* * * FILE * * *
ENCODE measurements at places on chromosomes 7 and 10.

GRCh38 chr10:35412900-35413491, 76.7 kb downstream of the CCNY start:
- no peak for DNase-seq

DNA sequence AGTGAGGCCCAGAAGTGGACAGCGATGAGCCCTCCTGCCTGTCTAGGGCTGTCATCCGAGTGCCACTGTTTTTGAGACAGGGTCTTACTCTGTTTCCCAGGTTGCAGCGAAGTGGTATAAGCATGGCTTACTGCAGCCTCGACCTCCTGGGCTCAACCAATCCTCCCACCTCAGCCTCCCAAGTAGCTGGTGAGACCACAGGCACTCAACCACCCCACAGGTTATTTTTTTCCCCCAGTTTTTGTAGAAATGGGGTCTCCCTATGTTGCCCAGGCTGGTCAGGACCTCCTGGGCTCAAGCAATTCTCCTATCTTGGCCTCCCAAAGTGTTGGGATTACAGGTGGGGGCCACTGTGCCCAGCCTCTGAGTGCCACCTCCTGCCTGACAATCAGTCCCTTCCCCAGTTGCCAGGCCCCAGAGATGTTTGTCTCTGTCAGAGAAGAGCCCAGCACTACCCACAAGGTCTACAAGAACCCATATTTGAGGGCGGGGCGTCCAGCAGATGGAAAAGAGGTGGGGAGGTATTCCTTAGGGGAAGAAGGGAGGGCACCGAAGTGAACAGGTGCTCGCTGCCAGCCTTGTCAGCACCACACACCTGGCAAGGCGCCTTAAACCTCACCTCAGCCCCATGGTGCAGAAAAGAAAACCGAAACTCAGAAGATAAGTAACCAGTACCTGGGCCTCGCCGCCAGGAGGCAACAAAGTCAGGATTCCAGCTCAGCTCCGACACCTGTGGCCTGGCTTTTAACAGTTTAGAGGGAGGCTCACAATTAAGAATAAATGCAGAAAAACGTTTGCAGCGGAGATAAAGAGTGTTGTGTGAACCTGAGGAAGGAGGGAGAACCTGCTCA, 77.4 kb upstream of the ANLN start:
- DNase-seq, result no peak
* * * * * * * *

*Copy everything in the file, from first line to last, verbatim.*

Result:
ENCODE measurements at places on chromosomes 7 and 10.

GRCh38 chr10:35412900-35413491, 76.7 kb downstream of the CCNY start:
- no peak for DNase-seq

DNA sequence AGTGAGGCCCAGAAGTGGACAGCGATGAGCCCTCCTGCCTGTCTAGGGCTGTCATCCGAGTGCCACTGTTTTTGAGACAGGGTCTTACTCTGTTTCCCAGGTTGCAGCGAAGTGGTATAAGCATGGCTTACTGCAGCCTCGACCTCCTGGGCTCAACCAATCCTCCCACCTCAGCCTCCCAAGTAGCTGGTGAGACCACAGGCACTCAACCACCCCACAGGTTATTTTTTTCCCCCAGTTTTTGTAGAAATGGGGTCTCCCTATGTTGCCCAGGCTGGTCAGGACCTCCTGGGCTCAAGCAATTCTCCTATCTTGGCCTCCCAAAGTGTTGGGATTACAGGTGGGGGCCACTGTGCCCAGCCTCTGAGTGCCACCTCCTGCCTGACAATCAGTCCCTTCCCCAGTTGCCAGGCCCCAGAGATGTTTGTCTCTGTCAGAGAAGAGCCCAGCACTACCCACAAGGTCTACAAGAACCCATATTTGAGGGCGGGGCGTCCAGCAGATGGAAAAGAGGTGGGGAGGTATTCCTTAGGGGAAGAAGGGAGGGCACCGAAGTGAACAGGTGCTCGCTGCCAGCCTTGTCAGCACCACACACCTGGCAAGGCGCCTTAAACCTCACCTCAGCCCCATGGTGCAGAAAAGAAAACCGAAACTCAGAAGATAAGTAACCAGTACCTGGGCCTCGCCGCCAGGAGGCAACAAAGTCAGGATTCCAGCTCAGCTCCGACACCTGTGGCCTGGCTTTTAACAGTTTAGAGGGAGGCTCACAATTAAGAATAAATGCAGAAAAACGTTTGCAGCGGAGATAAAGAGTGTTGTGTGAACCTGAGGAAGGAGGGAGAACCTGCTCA, 77.4 kb upstream of the ANLN start:
- DNase-seq, result no peak